Fiji Launches Meningococcal C Vaccination Program
In response to a recent meningococcal C outbreak on the Fiji islands, every child and adolescent in Fiji will soon have the chance to be vaccinated.
From January to April 22, 2018, there have been 58 confirmed and suspected patients reported and 4 deaths.
This Government of Fiji vaccination campaign launched on May 14, 2018, aims to vaccinate up to 325,000 children and adolescents against meningococcal C disease.
Vaccinations will be taking place in health centers, communities, schools and other education centers, with an initial focus in Central Division and Ra subdivisions in the West.
“The Ministry of Health and Medical Services is committed to the rollout of this mass vaccination campaign to protect every child and adolescent between one and 19 years in Fiji against meningococcal disease,” said the Honourable Minister for Health in Fiji, Ms. Rosy Akbar.
Vaccinating this age group will help to protect the broader community by reducing the number of people who may carry the disease without experiencing symptoms, which also helps reduce the risk of the bacteria being passed on to others who haven’t been vaccinated” said Akbar.
“We appreciate the support from all our partners to undertake this campaign, and encourage all parents and guardians to have their children immunized for the benefit of the entire community,” said Akbar.
In late March 2018, Fiji declared an outbreak of meningococcal disease following an increase in cases.
Children and adolescents in Fiji have been most affected by the disease. If detected early, most cases of meningococcal disease can be treated.
To date, 100 percent of patients have been 19 years of age or under, with the largest proportion of cases under 5 years of age.
This immunization program is supported by the United Nations Children’s Fund (UNICEF) and the World Health Organization (WHO).
“UNICEF is pleased to support the Government of Fiji in sourcing the necessary vaccines, which will help to reach every child in the country, no matter where they live and ensure they are protected against this deadly disease,” said UNICEF Pacific Representative, Sheldon Yett.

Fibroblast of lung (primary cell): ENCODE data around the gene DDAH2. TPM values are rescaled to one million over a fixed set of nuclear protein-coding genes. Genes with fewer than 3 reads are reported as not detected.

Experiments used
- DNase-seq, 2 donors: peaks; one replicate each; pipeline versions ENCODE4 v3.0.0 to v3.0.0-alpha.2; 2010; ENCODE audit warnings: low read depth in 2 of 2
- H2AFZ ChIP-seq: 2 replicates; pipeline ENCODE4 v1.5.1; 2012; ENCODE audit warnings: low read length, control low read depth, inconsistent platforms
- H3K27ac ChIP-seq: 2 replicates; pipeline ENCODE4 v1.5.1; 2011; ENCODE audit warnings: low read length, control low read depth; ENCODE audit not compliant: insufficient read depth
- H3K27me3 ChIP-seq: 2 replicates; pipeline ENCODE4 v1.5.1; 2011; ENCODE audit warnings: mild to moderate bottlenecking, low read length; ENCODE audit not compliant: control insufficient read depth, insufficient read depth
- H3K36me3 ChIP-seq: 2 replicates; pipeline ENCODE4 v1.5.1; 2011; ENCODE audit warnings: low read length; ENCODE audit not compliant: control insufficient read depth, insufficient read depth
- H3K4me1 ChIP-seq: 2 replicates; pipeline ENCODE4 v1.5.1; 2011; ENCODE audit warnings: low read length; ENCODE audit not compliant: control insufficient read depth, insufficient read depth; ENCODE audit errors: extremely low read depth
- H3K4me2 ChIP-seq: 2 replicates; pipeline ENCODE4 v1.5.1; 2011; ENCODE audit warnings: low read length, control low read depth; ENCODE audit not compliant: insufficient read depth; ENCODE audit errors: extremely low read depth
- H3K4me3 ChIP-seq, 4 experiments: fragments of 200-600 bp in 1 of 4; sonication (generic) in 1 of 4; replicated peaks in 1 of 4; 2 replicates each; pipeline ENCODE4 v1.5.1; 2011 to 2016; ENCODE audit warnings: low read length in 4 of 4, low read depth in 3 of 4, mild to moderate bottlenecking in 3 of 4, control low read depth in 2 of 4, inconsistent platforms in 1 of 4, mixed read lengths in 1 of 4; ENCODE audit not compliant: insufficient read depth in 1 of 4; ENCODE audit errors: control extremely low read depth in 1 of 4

Meningococcal disease is a life-threatening disease, which usually causes meningitis (inflammation of the lining of the brain and spinal cord) and/or septicemia (blood poisoning).
For older children and adults common symptoms include sudden fever, vomiting, headache, and stiff neck/backache.
For babies, symptoms generally include fever, neck stiffness, irritability, drowsiness, vomiting, not feeding properly, or having a lack of muscle tone/floppy baby.
The CDC says travelers to Fiji should check the vaccines and medicines 4-6 weeks before departure.
These vaccines include measles-mumps-rubella (MMR) vaccine, diphtheria-tetanus-pertussis vaccine, varicella (chickenpox) vaccine, polio vaccine, and your yearly flu shot.
Additionally, the CDC recommends Hepatitis A, B, and Typhoid.
There are two types of meningococcal vaccines available in the United States:
- Meningococcal conjugate vaccines (Menactra® and Menveo®)
- Serogroup B meningococcal vaccines (Bexsero® and Trumenba®)
Travelers can schedule an appointment with a travel vaccine pharmacy.
The CDC Vaccine Price List provides private sector prices for general information.
Vaccine discounts can be found here.
Vaccines, like any medicine, can have side effects, says the CDC. You are encouraged to report negative side effects of vaccines to the FDA or CDC.